Thanksgiving: A Feast for your Brain

When you're going back for seconds (or sevenths) at Thanksgiving dinner, load up on these brain boosting dishes.



About an hour after the last slice of pie has been served, someone in your family - perhaps the crazy uncle, or the social-media obsessed aunt - will inevitably release an exaggerated yawn before blaming their sudden drowsiness on "all that tryptophan". It happens year after year. After 'Turkey' and 'Thanksgiving' itself, 'tryptophan' is the hottest buzz word every fourth Thursday in November. This oft-repeated myth even prevails despite piles of evidence disproving its claims. Yes, turkey does contain tryptophan - but so does almost every other kind of animal protein. Tryptophan is one of the essential amino acids and can also be found in red meat, eggs, milk, and even oats and peanuts.

The post-meal sleepiness many experience on Thanksgiving day is more likely the result of consuming too many carbs and alcoholic beverages. High glycemic carbs from sugars, bread, and milk products can cause blood glucose to spike and then crash, zapping your energy. And though a-wassailing through a few spicy mulled ciders might help you suffer through an evening with the in-laws, alcohol is a nervous system depressant, and too much can leave you begging for a nap.

Though its sleep-inducing effects might be over-stated, tryptophan has been shown to affect your cognition in other ways - in fact, in better ways.

In 2005, psychologists at Leiden University, in the Netherlands, investigated the effects of tryptophan on depression-induced cognitive dysfunction. When fed a diet that increased the amount of trytophan in their blood, both chronically-depressed and healthy patients performed significantly better on tasks that challenged abstract visual memory and simple motor control.

Pro tip: Save the turkey breast for leftovers sandwiches later in the week and grab yourself a drumstick: dark meat is an excellent source of zinc and riboflavin, and provides more than twice as much heart-healthy and brain-boosting Omega-3's.

Cranberry Sauce


Cranberry sauce is probably the most divisive Thanksgiving dish. Some people crave its tangy, nectarous profile and wouldn't have Thanksgiving without it, while others plop a cursory spoonful onto their plates, where it remains untouched while other dishes are replenished beside it countless times. In my opinion, cranberry sauce is a necessary sweet complement to the countless drab, salty piles that are the other Thanksgiving staples. It's almost like pre-dessert. And most importantly, it adds some much-needed vibrancy to your Turkey Day Insta.

But cranberry sauce can do more than just balance your various pallettes. Cranberries - along with other common Thanksgiving fruits and herbs including apples, prunes, thyme, and rosemary - contain ursolic acid, a naturally occuring chemical compound with some remarkable properties.

In laboratory experiments, ursolic acid has been shown to prevent the proliferation of cancer cells by inducing apoptosis - a type of cellular "suicide". There's also strong evidence that it can act as an aromatase inhibitor, increasing the amount of brown fat (the kind you need) and skeletal muscle in your body while decreasing your body's storage of white fat (the kind you hate) and your risk of obesity and heart disease.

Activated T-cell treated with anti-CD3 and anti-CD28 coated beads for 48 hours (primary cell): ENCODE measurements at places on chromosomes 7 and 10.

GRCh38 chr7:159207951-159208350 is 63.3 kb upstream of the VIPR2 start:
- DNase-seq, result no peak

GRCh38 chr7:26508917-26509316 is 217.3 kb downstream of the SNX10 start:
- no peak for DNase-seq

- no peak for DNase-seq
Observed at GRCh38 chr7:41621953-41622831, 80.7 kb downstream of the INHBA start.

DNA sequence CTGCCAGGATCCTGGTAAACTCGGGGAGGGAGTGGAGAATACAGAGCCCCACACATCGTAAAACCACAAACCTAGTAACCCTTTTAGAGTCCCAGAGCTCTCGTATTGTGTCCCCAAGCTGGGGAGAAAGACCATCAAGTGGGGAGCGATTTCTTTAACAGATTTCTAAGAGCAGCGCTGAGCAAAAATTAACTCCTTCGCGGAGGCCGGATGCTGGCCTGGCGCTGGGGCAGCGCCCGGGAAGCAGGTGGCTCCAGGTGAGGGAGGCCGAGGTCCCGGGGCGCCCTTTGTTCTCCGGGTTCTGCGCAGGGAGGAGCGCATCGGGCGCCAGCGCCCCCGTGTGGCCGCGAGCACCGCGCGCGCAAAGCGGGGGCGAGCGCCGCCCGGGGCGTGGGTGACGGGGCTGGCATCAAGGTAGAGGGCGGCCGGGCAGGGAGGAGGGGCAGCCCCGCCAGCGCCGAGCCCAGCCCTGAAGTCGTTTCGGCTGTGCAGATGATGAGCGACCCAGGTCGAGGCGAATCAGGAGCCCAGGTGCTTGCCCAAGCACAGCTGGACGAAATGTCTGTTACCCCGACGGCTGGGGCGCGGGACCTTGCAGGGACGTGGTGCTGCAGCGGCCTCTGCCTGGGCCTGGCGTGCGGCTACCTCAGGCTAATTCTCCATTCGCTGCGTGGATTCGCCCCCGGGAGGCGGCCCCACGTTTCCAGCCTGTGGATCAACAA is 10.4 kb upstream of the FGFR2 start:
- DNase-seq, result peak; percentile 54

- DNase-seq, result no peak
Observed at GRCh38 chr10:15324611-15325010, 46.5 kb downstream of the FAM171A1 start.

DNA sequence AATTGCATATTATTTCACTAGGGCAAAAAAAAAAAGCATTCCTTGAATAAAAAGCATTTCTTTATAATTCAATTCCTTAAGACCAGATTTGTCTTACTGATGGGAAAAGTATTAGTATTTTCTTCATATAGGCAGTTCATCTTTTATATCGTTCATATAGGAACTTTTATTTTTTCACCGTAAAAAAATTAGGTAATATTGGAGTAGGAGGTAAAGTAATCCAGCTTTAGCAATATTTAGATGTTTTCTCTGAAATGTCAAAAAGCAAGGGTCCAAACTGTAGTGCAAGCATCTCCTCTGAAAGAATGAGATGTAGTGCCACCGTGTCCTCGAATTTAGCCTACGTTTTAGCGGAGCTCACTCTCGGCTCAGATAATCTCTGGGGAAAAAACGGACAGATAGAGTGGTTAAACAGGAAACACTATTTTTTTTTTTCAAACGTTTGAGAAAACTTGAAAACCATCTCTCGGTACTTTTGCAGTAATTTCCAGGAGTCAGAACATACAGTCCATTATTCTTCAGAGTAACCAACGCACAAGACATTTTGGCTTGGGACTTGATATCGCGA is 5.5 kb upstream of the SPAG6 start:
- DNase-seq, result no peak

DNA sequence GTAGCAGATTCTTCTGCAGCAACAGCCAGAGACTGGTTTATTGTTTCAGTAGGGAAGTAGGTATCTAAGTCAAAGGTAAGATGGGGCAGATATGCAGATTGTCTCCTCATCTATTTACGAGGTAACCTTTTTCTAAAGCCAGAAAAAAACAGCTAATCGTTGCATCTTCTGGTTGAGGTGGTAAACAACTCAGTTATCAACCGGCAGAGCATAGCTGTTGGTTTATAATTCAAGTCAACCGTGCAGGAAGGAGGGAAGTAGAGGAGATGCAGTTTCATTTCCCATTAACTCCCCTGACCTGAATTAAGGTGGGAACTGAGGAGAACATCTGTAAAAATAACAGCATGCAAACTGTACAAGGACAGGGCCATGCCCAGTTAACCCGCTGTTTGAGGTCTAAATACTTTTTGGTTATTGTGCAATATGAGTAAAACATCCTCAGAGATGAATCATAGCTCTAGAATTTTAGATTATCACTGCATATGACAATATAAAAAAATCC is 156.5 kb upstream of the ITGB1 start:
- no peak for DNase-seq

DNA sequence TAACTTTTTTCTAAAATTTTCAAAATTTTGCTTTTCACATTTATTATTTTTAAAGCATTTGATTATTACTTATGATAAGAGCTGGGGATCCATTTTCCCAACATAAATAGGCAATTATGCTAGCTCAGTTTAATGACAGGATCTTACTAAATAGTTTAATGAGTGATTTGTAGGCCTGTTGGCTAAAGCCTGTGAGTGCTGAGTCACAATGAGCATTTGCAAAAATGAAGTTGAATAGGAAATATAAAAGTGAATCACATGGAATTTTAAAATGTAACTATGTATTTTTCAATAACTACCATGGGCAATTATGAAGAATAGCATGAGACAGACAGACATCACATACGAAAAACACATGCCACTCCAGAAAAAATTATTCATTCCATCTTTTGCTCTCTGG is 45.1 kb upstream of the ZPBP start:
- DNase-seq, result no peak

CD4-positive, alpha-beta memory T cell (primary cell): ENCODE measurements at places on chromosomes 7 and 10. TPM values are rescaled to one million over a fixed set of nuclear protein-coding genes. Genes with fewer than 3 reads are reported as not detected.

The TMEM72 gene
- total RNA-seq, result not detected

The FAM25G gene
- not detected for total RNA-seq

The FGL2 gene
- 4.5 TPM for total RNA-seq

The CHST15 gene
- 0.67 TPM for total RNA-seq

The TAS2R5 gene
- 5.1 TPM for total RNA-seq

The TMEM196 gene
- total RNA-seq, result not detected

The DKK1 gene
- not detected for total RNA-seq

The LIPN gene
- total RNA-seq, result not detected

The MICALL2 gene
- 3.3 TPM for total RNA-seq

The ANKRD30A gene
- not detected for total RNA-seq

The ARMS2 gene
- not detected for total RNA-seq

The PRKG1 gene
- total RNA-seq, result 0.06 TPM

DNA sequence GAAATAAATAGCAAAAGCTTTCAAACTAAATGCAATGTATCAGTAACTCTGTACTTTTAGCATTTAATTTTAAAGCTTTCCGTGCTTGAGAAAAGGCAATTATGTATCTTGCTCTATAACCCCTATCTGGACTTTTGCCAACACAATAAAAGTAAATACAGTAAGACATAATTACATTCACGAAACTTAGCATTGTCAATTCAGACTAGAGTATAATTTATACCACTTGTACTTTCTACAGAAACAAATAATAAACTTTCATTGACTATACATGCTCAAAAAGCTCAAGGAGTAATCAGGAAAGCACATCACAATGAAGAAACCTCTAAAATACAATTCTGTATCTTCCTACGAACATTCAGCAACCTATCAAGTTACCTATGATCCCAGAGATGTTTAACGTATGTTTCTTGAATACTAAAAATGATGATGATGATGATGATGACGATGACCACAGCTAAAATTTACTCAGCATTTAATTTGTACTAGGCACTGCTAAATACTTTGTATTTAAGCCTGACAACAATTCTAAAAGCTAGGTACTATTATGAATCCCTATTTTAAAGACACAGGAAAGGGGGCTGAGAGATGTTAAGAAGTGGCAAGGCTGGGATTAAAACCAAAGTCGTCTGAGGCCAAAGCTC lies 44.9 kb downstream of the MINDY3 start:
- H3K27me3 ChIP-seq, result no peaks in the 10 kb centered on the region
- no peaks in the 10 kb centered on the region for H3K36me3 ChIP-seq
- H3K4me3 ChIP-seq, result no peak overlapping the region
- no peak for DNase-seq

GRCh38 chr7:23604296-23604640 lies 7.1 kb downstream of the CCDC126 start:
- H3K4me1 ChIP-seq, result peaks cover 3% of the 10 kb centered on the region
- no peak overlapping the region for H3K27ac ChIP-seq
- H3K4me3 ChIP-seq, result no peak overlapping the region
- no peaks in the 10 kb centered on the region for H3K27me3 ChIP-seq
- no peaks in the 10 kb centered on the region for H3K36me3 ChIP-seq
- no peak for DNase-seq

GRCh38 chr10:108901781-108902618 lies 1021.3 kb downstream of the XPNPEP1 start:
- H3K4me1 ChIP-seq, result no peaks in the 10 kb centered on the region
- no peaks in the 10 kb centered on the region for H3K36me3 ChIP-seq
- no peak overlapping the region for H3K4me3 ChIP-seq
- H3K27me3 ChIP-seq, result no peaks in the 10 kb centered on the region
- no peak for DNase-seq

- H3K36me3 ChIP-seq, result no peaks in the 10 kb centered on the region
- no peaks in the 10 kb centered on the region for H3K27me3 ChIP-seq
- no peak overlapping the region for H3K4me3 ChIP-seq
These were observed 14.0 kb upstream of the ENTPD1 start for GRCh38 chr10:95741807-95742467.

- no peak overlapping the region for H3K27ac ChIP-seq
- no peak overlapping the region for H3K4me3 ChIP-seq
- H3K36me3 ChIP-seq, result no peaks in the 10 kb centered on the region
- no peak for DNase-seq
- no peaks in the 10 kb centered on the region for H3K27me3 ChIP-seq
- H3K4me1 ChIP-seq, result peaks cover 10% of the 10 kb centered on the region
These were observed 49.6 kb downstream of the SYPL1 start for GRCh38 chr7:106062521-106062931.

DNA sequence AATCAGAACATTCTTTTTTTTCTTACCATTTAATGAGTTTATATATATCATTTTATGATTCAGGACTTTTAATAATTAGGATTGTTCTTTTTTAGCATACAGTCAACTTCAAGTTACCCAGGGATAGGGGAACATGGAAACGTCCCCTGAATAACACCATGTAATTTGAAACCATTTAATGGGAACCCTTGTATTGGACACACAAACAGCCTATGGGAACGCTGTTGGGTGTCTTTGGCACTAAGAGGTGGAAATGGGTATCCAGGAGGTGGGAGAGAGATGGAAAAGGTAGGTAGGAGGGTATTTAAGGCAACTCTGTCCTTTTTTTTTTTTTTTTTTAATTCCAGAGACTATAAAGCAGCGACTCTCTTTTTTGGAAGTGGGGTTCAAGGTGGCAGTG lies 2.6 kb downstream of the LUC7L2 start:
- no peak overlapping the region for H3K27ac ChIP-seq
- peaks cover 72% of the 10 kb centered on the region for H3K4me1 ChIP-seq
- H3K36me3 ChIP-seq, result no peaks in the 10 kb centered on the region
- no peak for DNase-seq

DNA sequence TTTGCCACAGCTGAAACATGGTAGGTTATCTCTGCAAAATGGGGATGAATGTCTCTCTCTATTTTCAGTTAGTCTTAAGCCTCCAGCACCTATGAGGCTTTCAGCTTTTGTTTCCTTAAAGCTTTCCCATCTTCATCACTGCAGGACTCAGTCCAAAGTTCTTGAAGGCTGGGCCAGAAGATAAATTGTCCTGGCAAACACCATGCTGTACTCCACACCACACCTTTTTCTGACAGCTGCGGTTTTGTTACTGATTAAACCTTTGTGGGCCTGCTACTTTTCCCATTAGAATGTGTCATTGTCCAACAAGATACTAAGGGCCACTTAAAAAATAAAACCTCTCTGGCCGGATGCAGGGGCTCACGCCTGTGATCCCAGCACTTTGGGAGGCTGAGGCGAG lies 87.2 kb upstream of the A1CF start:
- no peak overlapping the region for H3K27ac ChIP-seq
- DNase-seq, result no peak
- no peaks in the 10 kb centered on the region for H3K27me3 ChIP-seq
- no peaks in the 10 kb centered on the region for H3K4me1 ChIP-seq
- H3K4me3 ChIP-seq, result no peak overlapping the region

Ursolic acid is a potent nutrient for bolstering your physical health, but when it comes to brain health, it might just be a miracle drug.

In 2013, a collaborative investigation led by doctors from both China and Japan found that doses of ursolic acid induced neural regeneration in mice that had suffered sciatic nerve injuries. The doctors also found that ursolic acid reversed cognitive defects in mice that had been exposed to neurotoxins commonly found in shellfish.

Pro tip: Lose the boring old table sugar and sweeten your cranberry sauce with real honey, which has a lower glycemic index and comes preloaded with inflammation-fighting flavonoids.

Sweet Potato Casserole


Thanksgiving might be the only day of the year when it's acceptable to top a side dish with marshmallows. And while sweet potato casserole is typically loaded with empty calories from sugar, butter, and more sugar, the eponymous ingredient in this almost-dessert is a nutritional powerhouse.

As a root vegetable, sweet potatoes are full of complex carbohydrates, which keep your blood sugar stable and provide your brain with a steady source of glucose, its favorite fuel. These starchy tubers are also an excellent source of vitamin A, a nutrient that promotes healthy immune systems and may prevent vision deterioration due to aging. Vitamin A deficiency can lead to night blindness, frequent infections, and dry, patchy skin.

Pro tip: Roast your sweet potatoes with salt, pepper, and a drizzle of olive oil and save the sugary toppings for dessert.

Pecan Pie


While most Thanksgiving desserts won't do wonders for your waist line, this sweet treat can at least keep your brain feeling young and healthy.

Pecans have the highest level of antioxidants of all tree nuts, providing Vitamin E, ellagic acid and flavonoids, all of which can prevent the kind of cellular oxidation that has been linked to Alzheimer's and dementia.

Pro tip: swap the Karo syrup in your pecan pie with all-natural maple syrup, another rich source of antioxidants. Maple syrup is also loaded with zinc, which can improve working memory and prevent Alzheimer's disease. Finally, just 1/4 cup of maple syrup provides 100% of the recommended daily value of manganese, a mineral that can stave off epileptic seizures, particularly in people who have suffered a traumatic brain injury.

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